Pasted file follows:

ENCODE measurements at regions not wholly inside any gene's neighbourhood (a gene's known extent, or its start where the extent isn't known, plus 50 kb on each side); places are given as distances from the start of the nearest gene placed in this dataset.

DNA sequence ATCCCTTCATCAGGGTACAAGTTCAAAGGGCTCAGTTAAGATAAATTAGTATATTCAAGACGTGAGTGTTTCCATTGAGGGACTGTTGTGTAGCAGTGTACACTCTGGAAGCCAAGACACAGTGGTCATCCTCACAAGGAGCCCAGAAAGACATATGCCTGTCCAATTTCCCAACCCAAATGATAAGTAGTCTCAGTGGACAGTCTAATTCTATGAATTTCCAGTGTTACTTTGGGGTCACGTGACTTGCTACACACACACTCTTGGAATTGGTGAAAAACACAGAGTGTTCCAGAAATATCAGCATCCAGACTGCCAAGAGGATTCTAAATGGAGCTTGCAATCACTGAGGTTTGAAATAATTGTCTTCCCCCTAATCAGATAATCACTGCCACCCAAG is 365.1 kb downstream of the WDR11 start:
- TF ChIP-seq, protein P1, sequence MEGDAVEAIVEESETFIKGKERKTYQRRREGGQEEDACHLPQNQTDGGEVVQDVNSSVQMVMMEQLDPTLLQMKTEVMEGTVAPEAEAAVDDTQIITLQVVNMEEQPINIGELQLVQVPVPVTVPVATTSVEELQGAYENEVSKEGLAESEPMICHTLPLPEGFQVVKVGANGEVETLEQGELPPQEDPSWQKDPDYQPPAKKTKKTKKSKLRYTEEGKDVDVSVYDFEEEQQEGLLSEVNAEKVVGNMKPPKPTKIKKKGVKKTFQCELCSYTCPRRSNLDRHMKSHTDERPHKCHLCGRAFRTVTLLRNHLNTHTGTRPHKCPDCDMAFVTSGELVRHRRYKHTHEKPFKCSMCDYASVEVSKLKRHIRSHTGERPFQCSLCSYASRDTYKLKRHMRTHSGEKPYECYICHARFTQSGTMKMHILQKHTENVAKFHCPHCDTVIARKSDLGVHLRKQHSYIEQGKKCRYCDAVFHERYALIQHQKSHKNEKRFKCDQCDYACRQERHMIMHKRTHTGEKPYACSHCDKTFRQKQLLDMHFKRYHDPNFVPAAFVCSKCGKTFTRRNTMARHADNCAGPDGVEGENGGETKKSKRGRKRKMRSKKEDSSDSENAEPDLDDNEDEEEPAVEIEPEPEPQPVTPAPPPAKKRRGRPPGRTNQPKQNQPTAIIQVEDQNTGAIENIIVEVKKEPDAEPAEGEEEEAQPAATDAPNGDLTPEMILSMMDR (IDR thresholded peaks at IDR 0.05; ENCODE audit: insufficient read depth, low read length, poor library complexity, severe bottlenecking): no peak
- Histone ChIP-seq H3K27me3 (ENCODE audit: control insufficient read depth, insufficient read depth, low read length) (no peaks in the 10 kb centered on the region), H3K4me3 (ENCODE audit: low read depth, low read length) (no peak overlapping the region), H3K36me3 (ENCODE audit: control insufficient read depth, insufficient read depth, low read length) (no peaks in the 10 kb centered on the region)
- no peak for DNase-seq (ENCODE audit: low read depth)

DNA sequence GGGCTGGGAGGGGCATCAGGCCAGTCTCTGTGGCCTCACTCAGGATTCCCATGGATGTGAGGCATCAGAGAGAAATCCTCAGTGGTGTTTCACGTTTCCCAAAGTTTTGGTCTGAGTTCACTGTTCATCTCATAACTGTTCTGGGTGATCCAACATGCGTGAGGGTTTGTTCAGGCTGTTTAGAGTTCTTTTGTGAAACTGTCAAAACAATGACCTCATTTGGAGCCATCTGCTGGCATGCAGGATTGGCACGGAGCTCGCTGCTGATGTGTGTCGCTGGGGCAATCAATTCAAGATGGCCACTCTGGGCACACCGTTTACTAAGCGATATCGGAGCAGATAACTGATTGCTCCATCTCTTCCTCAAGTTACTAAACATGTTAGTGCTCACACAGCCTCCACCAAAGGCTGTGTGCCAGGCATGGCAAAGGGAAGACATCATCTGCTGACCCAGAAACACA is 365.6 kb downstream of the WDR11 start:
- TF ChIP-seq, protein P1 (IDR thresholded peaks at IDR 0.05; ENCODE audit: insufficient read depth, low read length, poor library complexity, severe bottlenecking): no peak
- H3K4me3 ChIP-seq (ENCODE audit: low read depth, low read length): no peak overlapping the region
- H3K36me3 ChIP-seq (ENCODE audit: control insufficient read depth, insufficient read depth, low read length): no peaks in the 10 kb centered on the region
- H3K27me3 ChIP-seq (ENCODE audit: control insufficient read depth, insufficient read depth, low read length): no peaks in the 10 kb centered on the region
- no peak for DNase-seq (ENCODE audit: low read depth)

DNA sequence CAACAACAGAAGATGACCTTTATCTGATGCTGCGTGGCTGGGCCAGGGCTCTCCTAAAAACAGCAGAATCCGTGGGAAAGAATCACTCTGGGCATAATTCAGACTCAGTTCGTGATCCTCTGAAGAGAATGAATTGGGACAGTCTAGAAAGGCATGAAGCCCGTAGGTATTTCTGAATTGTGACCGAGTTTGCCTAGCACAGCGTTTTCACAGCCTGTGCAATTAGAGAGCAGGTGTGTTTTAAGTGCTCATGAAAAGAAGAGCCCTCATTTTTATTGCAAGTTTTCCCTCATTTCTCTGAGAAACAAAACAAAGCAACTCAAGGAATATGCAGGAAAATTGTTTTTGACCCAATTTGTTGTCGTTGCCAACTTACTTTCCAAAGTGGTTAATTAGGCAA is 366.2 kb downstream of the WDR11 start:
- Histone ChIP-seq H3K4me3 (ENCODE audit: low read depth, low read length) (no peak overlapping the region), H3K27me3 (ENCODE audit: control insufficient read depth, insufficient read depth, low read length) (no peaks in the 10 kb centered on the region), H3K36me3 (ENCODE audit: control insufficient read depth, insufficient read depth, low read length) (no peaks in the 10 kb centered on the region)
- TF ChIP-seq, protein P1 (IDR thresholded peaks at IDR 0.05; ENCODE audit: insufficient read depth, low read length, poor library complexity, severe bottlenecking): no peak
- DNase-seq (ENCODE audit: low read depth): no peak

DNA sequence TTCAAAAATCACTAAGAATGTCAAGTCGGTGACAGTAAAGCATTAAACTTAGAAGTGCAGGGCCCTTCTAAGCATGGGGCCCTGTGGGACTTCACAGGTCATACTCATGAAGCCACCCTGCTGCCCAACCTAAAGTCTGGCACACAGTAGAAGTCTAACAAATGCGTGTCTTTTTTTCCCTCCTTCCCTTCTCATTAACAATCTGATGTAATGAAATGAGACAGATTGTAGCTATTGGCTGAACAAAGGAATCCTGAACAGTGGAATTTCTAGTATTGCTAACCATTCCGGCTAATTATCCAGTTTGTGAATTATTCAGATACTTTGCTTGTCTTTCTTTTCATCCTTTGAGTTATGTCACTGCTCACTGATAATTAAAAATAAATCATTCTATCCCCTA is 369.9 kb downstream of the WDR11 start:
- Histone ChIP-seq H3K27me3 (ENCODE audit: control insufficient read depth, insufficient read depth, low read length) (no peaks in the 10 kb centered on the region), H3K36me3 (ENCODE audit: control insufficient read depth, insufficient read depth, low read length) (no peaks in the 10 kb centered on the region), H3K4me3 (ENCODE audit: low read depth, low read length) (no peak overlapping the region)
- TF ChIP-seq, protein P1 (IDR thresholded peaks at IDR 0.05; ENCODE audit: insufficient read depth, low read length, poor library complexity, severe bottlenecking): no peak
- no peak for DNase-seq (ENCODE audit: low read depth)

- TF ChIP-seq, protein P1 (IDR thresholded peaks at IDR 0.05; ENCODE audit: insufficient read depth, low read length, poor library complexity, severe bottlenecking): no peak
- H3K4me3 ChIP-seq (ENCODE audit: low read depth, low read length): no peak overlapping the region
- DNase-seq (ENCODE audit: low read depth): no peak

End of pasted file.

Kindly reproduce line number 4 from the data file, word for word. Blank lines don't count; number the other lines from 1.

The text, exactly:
- Histone ChIP-seq H3K27me3 (ENCODE audit: control insufficient read depth, insufficient read depth, low read length) (no peaks in the 10 kb centered on the region), H3K4me3 (ENCODE audit: low read depth, low read length) (no peak overlapping the region), H3K36me3 (ENCODE audit: control insufficient read depth, insufficient read depth, low read length) (no peaks in the 10 kb centered on the region)